Australia braced for more flooding
A giant inland sea fed by the heavy rains that have swamped eastern Australia is spreading through Victoria state, threatening rural communities.
Emergency services are focusing on Swan Hill, a town 210 miles north-west of the Victorian capital of Melbourne, where the Lodden and Murray rivers meet, and floods are expected to peak there midweek when the sea arrives.
Volunteers have spent the past week piling tens of thousands of sandbags around the town, home to 10,000 people, Mayor Greg Cruickshank said.
"We're nearly to the point to where we are as prepared as we can be," he said. "If there happens to be inundation, it certainly won't be for lack of trying."
Australia's deadly flood crisis began with record rains in November that left huge parts of the north east state of Queensland a disaster area, killing 30 people, damaging or destroying 30,000 homes and businesses and causing at least three billion Australian dollars (£1.86 billion) damage to crops and lost coal exports. The state capital and the country's third-largest city, Brisbane, was swamped for days.
The flood disaster is now moving across south-east Victoria state, where driving rains have forced swollen rivers over their banks.
In front of the inland sea, several hundred residents were evacuated on Sunday from tiny communities east of Swan Hill, including Pental Island, where about 50 properties were expected to become isolated or inundated. At 55 miles long and 25 miles wide, the inland sea is 350 square miles larger than the French capital.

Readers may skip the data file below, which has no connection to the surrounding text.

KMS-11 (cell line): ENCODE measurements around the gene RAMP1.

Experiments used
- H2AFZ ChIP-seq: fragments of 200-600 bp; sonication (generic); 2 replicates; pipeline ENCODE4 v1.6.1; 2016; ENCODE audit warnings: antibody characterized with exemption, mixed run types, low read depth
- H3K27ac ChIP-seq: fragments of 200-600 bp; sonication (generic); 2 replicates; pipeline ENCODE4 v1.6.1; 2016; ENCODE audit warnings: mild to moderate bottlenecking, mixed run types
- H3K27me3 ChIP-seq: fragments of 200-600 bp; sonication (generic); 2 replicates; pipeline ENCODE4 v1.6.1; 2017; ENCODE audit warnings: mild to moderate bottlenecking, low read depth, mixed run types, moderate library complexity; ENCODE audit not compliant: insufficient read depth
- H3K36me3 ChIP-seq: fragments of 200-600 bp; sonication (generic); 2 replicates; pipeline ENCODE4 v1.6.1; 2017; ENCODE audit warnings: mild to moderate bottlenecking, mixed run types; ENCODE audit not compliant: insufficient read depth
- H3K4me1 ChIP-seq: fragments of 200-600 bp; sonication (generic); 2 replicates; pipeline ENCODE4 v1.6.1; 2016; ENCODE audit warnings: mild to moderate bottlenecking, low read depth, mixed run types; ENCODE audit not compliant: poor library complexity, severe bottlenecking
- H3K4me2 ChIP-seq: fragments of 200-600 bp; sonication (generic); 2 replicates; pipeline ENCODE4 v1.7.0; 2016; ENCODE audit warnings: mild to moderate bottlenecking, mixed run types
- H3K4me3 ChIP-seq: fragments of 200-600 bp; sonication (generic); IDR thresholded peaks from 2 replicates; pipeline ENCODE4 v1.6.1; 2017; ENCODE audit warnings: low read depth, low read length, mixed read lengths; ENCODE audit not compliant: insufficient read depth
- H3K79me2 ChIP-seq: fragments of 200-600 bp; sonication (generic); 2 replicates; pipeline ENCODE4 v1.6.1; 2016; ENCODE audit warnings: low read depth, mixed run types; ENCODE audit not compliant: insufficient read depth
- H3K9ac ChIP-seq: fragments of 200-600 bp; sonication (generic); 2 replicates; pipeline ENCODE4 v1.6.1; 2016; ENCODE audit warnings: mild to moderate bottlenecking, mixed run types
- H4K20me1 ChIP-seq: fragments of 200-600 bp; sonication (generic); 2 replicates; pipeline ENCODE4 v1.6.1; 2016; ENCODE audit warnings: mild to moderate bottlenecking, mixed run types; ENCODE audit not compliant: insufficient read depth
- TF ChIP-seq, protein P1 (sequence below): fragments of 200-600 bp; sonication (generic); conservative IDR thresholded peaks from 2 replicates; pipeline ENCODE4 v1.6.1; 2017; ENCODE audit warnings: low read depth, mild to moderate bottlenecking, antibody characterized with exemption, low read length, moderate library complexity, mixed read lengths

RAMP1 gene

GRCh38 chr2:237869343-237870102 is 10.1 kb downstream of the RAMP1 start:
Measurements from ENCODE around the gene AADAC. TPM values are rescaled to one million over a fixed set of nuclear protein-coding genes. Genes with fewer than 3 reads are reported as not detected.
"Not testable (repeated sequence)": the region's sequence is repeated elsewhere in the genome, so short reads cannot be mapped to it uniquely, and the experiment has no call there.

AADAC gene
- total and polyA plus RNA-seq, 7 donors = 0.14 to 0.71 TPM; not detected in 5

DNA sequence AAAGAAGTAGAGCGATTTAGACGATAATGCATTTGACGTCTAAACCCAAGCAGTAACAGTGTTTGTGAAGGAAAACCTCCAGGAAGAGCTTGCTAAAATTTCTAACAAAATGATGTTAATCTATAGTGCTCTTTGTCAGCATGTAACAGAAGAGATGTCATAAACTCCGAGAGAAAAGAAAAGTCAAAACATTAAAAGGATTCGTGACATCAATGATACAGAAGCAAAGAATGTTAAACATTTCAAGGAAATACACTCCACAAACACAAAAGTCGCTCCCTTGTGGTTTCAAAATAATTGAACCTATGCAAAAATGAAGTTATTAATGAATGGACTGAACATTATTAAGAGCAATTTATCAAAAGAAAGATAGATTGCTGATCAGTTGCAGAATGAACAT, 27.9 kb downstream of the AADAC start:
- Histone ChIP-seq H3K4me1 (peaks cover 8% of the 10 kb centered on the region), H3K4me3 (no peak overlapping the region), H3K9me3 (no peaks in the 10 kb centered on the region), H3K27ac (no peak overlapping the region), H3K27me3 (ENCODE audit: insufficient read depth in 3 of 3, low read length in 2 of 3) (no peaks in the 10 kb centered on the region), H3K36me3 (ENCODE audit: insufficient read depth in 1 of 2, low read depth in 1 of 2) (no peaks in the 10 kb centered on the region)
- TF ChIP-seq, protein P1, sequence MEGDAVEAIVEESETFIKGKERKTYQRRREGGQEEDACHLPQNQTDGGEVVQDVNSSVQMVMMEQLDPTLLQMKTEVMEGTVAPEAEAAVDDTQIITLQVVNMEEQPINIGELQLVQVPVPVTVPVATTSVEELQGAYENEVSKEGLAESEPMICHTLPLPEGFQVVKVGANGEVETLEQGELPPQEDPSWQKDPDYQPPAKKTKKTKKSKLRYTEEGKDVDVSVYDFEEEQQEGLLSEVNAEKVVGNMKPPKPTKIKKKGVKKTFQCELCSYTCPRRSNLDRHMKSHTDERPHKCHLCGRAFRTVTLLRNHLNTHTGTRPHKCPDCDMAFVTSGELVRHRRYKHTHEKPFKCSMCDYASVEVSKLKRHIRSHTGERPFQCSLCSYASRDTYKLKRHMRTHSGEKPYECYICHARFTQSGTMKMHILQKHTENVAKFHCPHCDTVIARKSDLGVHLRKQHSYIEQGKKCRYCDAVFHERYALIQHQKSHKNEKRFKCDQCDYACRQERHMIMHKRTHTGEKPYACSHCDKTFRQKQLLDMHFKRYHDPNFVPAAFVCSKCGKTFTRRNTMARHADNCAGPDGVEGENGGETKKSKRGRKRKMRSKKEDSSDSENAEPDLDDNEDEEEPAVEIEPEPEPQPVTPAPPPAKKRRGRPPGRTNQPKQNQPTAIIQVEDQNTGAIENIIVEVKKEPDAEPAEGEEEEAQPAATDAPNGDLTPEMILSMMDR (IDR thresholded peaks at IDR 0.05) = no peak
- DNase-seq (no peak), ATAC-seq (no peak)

Some residents of the small community of Murrabit West, about 30 miles east of Swan Hill, have been urged to evacuate as water from the Murray began spilling over the levees protecting the township. An emergency service spokeswoman said officials did not yet know how many homes were at risk of being flooded.
Deputy Prime Minister Wayne Swan said in a statement on Sunday that the floods will rank as one of the most costly natural disasters in Australian history and its impact on the economy will be felt for years. The government will announce its first cost estimates on Friday, he said.
Mr Swan and Prime Minister Julia Gillard are in Brisbane for a meeting of Ms Gillard's business task force, which was set up following the Queensland floods to encourage companies to donate to relief efforts.